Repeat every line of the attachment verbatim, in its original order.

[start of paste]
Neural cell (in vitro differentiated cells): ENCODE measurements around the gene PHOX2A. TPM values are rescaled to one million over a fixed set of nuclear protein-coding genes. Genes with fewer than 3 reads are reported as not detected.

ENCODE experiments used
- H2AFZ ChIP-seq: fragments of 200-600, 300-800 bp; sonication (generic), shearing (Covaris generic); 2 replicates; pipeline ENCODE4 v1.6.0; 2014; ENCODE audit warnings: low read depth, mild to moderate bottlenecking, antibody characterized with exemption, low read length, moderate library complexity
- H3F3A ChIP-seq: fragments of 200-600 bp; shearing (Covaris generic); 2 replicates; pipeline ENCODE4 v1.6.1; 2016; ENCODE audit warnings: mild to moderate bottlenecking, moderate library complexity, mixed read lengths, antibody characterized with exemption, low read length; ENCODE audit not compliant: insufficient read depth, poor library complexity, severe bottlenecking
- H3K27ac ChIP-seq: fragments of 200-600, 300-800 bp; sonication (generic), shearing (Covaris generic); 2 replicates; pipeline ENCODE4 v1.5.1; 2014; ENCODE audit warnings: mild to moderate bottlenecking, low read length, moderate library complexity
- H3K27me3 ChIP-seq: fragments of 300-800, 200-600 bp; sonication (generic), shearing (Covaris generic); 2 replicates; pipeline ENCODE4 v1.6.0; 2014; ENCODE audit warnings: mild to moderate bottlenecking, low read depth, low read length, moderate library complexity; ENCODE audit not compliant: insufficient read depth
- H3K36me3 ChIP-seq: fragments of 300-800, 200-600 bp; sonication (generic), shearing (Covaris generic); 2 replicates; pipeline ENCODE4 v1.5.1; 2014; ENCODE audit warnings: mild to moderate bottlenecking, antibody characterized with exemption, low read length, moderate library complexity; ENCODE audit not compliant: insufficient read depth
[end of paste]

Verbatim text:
Neural cell (in vitro differentiated cells): ENCODE measurements around the gene PHOX2A. TPM values are rescaled to one million over a fixed set of nuclear protein-coding genes. Genes with fewer than 3 reads are reported as not detected.

ENCODE experiments used
- H2AFZ ChIP-seq: fragments of 200-600, 300-800 bp; sonication (generic), shearing (Covaris generic); 2 replicates; pipeline ENCODE4 v1.6.0; 2014; ENCODE audit warnings: low read depth, mild to moderate bottlenecking, antibody characterized with exemption, low read length, moderate library complexity
- H3F3A ChIP-seq: fragments of 200-600 bp; shearing (Covaris generic); 2 replicates; pipeline ENCODE4 v1.6.1; 2016; ENCODE audit warnings: mild to moderate bottlenecking, moderate library complexity, mixed read lengths, antibody characterized with exemption, low read length; ENCODE audit not compliant: insufficient read depth, poor library complexity, severe bottlenecking
- H3K27ac ChIP-seq: fragments of 200-600, 300-800 bp; sonication (generic), shearing (Covaris generic); 2 replicates; pipeline ENCODE4 v1.5.1; 2014; ENCODE audit warnings: mild to moderate bottlenecking, low read length, moderate library complexity
- H3K27me3 ChIP-seq: fragments of 300-800, 200-600 bp; sonication (generic), shearing (Covaris generic); 2 replicates; pipeline ENCODE4 v1.6.0; 2014; ENCODE audit warnings: mild to moderate bottlenecking, low read depth, low read length, moderate library complexity; ENCODE audit not compliant: insufficient read depth
- H3K36me3 ChIP-seq: fragments of 300-800, 200-600 bp; sonication (generic), shearing (Covaris generic); 2 replicates; pipeline ENCODE4 v1.5.1; 2014; ENCODE audit warnings: mild to moderate bottlenecking, antibody characterized with exemption, low read length, moderate library complexity; ENCODE audit not compliant: insufficient read depth